Many are sure that “Khrushchev” exists exclusively on the territory of the former USSR. However, it turns out that his name is also famous in Sweden, in honor of “Khrushchev buildings”. In Sweden, the first houses, outwardly very similar to our usual “Khrushchev”, began to appear in the 30s of the last century. And Swedish architects borrowed the ideas of German specialists such as Bruno Taut, Walter Gropius and Ernst May, who surpassed these two men. By the way, Khrushchev used the same principles. The Swedish prototypes of our “Khrushchevs” were popularly called “lamellhus”, which translates as “flat, narrow house”. And the buildings were really like that, because their thickness did not exceed 8-12 meters. It was so, because it was necessary to place entire residential complexes in small areas, sometimes with several dozen buildings. And since there had to be a distance of at least 21 meters 30 centimeters between the construction objects (so that the sun would completely illuminate all the walls, from the first floors to the last), the houses turned out to be flat. But they did not spoil the urban landscape and did not violate the harmony of the environment.
In the period from the 36th to the 46th year of the last century (that is, in one decade), about 25 thousand apartments were put into operation, which was approx. 85% of the total housing stock in Sweden. The original Swedish “Khrushchev” had some features. They were equipped with small French balconies, did not have attic spaces, but were equipped with capital basement levels, on which there were common living areas: pantries for storing various things, laundry room and places to dry clothes. Public garbage cans were provided, but there were no elevators. The number of floors was usually three to five. Inside the apartment, as in “Khrushchev”, there was a corridor, small rooms and a small kitchen.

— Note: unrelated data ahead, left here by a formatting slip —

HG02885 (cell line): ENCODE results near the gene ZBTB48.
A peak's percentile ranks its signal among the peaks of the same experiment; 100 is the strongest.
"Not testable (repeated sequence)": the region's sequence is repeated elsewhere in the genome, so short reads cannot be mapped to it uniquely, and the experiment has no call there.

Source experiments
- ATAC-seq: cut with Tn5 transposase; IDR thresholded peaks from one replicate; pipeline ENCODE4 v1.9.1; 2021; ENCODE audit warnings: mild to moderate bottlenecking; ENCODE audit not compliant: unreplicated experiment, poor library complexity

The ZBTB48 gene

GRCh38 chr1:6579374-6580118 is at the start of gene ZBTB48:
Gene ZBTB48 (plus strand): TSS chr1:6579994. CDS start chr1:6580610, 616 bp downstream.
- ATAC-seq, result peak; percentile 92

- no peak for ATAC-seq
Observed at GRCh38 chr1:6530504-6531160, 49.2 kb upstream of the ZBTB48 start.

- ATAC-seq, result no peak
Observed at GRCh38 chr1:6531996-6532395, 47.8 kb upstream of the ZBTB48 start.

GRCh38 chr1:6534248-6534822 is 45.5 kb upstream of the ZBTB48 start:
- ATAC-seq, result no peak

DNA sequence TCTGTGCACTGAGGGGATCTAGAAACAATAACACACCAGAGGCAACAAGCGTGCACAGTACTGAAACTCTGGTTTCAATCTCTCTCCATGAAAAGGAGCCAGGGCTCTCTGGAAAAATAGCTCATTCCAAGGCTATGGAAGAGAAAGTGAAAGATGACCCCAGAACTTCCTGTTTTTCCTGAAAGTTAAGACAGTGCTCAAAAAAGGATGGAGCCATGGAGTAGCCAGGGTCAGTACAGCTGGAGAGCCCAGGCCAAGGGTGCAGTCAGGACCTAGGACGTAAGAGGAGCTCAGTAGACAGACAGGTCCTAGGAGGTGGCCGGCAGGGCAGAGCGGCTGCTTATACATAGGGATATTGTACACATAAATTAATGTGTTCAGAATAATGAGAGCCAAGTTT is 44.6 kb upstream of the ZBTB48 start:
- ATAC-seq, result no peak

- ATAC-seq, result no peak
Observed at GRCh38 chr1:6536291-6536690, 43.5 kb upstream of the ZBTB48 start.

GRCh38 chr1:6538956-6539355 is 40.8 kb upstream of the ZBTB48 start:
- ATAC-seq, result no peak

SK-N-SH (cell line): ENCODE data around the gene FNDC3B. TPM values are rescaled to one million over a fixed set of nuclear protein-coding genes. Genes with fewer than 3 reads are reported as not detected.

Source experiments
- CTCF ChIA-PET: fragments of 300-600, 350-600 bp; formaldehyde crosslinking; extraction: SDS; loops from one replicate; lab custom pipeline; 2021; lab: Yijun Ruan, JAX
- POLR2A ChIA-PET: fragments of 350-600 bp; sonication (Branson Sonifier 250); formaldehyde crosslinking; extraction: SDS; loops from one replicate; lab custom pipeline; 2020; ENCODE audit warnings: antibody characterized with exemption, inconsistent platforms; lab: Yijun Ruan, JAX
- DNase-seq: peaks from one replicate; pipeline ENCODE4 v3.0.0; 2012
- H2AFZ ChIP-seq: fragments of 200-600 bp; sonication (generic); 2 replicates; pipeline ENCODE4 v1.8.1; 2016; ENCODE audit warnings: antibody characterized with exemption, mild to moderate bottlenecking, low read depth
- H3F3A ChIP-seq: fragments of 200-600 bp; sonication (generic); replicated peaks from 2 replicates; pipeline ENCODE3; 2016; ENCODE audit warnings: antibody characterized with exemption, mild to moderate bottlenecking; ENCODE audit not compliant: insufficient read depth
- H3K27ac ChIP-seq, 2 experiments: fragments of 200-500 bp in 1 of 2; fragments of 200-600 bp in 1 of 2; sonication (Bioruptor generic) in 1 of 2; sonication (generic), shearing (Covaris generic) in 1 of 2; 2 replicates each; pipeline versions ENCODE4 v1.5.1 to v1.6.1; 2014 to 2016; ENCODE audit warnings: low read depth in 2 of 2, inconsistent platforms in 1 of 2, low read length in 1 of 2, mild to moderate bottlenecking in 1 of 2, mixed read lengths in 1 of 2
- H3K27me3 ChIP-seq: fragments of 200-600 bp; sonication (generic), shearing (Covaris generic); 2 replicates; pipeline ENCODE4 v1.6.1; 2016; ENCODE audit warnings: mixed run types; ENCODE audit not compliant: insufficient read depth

The squares were not large. Adjacent areas were gentrified, taking into account the characteristics of the residents. Many “lamelhus” were built for not very wealthy families with children, so their surrounding areas were organized with children’s playgrounds, places for walking and outdoor activities, picnic areas and places for placing bikes and strollers. Lamelhus is maintained by the municipality and the housing authority, who regularly repair and replace outdated materials. The apartments were gradually expanded and furnished according to updated design and architectural trends. However, the basics remain the same. By the way, in their flat houses, Swedes are prohibited from glazing and messing up the apartments, changing the color of the facade, replacing important external elements. Such rules make it possible to preserve the original appearance of the buildings and not to violate the general style of the city.